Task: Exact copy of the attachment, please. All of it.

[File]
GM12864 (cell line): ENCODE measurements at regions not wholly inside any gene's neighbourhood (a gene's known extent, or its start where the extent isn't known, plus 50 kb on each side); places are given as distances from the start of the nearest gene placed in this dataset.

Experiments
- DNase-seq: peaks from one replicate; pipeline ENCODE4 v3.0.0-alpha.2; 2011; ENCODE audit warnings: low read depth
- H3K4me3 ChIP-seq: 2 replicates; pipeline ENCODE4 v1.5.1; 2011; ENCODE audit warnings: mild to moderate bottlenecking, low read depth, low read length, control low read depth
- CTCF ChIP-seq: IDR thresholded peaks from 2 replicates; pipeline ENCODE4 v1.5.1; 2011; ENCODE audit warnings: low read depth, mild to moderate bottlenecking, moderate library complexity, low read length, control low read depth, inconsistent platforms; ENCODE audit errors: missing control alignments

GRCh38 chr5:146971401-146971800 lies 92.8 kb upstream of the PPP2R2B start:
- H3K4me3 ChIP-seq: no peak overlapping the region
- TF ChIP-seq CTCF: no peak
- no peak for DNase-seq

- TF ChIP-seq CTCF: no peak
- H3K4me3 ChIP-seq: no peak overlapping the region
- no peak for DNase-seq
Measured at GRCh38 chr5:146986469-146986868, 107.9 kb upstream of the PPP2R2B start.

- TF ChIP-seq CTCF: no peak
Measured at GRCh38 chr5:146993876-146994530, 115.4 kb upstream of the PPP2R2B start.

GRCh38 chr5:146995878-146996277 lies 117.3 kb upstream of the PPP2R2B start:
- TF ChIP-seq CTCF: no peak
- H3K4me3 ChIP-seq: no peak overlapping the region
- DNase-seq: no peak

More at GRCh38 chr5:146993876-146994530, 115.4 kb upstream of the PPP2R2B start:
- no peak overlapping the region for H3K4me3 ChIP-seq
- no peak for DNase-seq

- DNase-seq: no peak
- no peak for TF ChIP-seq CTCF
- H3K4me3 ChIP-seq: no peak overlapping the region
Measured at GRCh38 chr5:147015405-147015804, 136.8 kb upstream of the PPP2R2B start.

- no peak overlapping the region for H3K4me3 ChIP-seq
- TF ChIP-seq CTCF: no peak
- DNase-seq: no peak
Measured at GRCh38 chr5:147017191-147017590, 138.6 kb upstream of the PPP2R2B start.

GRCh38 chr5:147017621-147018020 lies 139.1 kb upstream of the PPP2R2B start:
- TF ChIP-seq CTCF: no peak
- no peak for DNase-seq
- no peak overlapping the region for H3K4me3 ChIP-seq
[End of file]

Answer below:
GM12864 (cell line): ENCODE measurements at regions not wholly inside any gene's neighbourhood (a gene's known extent, or its start where the extent isn't known, plus 50 kb on each side); places are given as distances from the start of the nearest gene placed in this dataset.

Experiments
- DNase-seq: peaks from one replicate; pipeline ENCODE4 v3.0.0-alpha.2; 2011; ENCODE audit warnings: low read depth
- H3K4me3 ChIP-seq: 2 replicates; pipeline ENCODE4 v1.5.1; 2011; ENCODE audit warnings: mild to moderate bottlenecking, low read depth, low read length, control low read depth
- CTCF ChIP-seq: IDR thresholded peaks from 2 replicates; pipeline ENCODE4 v1.5.1; 2011; ENCODE audit warnings: low read depth, mild to moderate bottlenecking, moderate library complexity, low read length, control low read depth, inconsistent platforms; ENCODE audit errors: missing control alignments

GRCh38 chr5:146971401-146971800 lies 92.8 kb upstream of the PPP2R2B start:
- H3K4me3 ChIP-seq: no peak overlapping the region
- TF ChIP-seq CTCF: no peak
- no peak for DNase-seq

- TF ChIP-seq CTCF: no peak
- H3K4me3 ChIP-seq: no peak overlapping the region
- no peak for DNase-seq
Measured at GRCh38 chr5:146986469-146986868, 107.9 kb upstream of the PPP2R2B start.

- TF ChIP-seq CTCF: no peak
Measured at GRCh38 chr5:146993876-146994530, 115.4 kb upstream of the PPP2R2B start.

GRCh38 chr5:146995878-146996277 lies 117.3 kb upstream of the PPP2R2B start:
- TF ChIP-seq CTCF: no peak
- H3K4me3 ChIP-seq: no peak overlapping the region
- DNase-seq: no peak

More at GRCh38 chr5:146993876-146994530, 115.4 kb upstream of the PPP2R2B start:
- no peak overlapping the region for H3K4me3 ChIP-seq
- no peak for DNase-seq

- DNase-seq: no peak
- no peak for TF ChIP-seq CTCF
- H3K4me3 ChIP-seq: no peak overlapping the region
Measured at GRCh38 chr5:147015405-147015804, 136.8 kb upstream of the PPP2R2B start.

- no peak overlapping the region for H3K4me3 ChIP-seq
- TF ChIP-seq CTCF: no peak
- DNase-seq: no peak
Measured at GRCh38 chr5:147017191-147017590, 138.6 kb upstream of the PPP2R2B start.

GRCh38 chr5:147017621-147018020 lies 139.1 kb upstream of the PPP2R2B start:
- TF ChIP-seq CTCF: no peak
- no peak for DNase-seq
- no peak overlapping the region for H3K4me3 ChIP-seq